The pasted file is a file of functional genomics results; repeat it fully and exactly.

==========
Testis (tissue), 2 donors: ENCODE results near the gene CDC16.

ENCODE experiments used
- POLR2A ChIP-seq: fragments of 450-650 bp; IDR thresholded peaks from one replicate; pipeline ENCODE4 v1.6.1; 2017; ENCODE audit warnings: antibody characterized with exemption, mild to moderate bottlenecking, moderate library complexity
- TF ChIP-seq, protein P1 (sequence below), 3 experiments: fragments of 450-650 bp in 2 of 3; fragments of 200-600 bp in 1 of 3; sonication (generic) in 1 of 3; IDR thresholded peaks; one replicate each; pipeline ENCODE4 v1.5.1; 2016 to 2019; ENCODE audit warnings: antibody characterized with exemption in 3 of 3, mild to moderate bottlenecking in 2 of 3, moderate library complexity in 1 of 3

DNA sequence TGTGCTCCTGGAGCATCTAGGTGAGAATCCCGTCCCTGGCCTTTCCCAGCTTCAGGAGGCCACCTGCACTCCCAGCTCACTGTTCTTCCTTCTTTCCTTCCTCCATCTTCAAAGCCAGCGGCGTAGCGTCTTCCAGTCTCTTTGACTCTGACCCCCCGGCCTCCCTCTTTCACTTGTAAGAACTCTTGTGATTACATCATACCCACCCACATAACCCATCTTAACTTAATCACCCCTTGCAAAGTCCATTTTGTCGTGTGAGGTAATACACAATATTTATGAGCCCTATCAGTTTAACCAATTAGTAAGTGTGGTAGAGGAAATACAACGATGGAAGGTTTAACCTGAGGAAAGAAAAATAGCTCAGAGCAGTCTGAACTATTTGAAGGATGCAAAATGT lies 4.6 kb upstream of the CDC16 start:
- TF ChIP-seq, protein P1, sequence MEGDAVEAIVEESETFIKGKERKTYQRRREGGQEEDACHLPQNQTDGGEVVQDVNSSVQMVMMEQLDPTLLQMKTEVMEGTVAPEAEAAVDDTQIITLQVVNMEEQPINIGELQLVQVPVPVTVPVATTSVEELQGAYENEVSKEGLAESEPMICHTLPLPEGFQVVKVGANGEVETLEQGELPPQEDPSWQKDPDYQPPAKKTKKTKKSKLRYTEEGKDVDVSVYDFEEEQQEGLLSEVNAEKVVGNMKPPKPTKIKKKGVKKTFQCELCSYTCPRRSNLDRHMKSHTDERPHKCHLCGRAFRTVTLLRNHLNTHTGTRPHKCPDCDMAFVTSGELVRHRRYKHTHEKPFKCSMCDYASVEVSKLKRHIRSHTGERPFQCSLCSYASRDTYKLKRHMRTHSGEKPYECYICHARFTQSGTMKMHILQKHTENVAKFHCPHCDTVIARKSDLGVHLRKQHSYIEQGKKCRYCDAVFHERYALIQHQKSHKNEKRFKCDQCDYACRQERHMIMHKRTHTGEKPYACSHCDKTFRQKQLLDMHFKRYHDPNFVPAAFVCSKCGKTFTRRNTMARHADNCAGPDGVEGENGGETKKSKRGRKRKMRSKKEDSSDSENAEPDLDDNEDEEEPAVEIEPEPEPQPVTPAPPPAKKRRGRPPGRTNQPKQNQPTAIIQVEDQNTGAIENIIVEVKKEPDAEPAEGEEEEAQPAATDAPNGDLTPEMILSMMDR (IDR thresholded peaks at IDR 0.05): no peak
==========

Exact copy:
Testis (tissue), 2 donors: ENCODE results near the gene CDC16.

ENCODE experiments used
- POLR2A ChIP-seq: fragments of 450-650 bp; IDR thresholded peaks from one replicate; pipeline ENCODE4 v1.6.1; 2017; ENCODE audit warnings: antibody characterized with exemption, mild to moderate bottlenecking, moderate library complexity
- TF ChIP-seq, protein P1 (sequence below), 3 experiments: fragments of 450-650 bp in 2 of 3; fragments of 200-600 bp in 1 of 3; sonication (generic) in 1 of 3; IDR thresholded peaks; one replicate each; pipeline ENCODE4 v1.5.1; 2016 to 2019; ENCODE audit warnings: antibody characterized with exemption in 3 of 3, mild to moderate bottlenecking in 2 of 3, moderate library complexity in 1 of 3

DNA sequence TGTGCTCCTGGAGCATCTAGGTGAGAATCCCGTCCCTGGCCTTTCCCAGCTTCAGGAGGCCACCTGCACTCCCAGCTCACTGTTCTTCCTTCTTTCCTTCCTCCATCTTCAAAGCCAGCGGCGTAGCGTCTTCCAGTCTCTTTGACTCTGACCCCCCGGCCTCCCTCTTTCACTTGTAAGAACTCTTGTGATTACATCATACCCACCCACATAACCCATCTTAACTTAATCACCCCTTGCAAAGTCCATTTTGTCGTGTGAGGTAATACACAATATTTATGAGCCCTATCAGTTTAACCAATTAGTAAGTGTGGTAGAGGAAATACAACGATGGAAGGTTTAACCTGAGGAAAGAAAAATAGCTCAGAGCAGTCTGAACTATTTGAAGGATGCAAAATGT lies 4.6 kb upstream of the CDC16 start:
- TF ChIP-seq, protein P1, sequence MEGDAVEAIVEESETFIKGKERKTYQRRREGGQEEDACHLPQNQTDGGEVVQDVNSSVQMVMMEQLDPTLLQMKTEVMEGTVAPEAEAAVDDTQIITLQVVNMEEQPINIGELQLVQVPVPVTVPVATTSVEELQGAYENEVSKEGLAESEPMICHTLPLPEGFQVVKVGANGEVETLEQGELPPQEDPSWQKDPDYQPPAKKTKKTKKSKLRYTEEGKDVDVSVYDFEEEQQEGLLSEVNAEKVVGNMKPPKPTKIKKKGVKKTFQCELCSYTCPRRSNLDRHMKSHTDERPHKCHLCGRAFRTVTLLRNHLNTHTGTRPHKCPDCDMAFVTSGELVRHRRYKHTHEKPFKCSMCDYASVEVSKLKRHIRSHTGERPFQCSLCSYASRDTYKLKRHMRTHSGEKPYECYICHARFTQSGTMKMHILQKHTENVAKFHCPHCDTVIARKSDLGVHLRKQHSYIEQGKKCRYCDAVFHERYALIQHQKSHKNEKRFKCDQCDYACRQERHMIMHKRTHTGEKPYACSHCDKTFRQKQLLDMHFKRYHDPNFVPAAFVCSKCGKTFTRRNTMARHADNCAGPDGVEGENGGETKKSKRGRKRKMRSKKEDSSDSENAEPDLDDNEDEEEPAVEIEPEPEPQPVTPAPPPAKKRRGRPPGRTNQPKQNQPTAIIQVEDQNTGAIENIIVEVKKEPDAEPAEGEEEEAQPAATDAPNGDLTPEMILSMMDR (IDR thresholded peaks at IDR 0.05): no peak